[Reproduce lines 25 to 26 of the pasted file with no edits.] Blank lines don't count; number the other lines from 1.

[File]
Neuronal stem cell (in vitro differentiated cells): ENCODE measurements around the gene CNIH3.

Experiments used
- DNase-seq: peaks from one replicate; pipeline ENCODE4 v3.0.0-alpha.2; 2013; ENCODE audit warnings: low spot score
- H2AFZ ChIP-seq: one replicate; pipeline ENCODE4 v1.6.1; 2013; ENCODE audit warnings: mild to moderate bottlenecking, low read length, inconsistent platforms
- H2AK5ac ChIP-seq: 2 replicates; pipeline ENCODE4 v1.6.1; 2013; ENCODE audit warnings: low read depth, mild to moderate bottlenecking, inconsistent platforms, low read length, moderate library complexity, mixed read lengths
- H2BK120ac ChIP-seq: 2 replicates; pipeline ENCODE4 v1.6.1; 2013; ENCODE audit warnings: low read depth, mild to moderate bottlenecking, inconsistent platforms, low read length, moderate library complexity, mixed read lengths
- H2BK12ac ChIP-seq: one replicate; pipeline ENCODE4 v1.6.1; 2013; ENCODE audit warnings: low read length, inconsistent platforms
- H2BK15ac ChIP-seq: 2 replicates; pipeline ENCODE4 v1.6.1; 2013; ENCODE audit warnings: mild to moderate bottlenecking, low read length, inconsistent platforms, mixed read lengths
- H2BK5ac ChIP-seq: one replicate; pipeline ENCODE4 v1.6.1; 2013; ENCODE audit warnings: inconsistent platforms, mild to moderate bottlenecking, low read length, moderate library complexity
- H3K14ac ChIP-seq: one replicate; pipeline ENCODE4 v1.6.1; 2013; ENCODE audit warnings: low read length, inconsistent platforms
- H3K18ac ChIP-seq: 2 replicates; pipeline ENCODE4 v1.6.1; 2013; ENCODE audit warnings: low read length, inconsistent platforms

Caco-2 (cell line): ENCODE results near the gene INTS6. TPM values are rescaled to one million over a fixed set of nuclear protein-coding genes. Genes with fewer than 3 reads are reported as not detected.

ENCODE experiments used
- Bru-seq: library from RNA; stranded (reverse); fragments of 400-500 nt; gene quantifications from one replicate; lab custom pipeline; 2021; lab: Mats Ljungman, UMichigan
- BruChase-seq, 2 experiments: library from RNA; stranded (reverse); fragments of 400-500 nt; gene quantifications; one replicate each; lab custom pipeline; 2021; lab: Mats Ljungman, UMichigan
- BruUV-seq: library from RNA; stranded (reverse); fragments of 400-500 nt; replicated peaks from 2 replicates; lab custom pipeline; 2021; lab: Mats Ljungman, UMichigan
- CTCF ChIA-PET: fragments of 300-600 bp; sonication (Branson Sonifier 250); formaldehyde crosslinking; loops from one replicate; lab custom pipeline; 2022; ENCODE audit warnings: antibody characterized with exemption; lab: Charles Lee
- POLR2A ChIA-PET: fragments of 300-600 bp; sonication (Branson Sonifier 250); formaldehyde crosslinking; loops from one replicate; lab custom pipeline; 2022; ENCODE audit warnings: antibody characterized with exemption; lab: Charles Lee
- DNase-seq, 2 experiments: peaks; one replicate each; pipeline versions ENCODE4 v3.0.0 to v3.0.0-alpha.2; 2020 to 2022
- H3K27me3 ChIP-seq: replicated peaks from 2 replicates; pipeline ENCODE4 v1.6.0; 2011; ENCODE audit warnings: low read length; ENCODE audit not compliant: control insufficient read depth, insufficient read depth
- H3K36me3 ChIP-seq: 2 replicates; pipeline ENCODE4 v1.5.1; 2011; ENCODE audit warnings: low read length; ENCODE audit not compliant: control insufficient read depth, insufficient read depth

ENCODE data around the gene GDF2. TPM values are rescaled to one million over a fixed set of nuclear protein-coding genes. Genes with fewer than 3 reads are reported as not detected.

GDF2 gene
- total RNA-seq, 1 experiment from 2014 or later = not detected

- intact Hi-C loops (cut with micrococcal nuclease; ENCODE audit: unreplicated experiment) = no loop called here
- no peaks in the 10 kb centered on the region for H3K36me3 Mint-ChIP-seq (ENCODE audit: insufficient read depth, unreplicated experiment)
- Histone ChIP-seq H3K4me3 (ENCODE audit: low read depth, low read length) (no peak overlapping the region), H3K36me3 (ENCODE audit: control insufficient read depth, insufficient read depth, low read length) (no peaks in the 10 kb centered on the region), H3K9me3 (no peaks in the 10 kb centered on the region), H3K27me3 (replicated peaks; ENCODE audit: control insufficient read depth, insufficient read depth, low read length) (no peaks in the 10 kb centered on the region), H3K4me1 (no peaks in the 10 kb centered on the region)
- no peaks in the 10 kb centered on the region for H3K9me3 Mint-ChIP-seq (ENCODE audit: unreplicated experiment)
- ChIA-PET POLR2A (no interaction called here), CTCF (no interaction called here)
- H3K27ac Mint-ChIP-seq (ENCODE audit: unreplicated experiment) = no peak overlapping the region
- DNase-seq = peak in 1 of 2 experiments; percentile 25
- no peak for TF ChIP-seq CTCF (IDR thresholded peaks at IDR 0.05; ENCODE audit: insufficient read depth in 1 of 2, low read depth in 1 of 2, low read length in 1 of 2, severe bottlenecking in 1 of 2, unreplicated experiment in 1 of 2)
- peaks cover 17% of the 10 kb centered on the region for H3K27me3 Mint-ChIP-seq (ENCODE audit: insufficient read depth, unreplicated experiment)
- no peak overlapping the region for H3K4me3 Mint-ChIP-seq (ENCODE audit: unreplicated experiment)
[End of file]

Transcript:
- intact Hi-C loops (cut with micrococcal nuclease; ENCODE audit: unreplicated experiment) = no loop called here
- no peaks in the 10 kb centered on the region for H3K36me3 Mint-ChIP-seq (ENCODE audit: insufficient read depth, unreplicated experiment)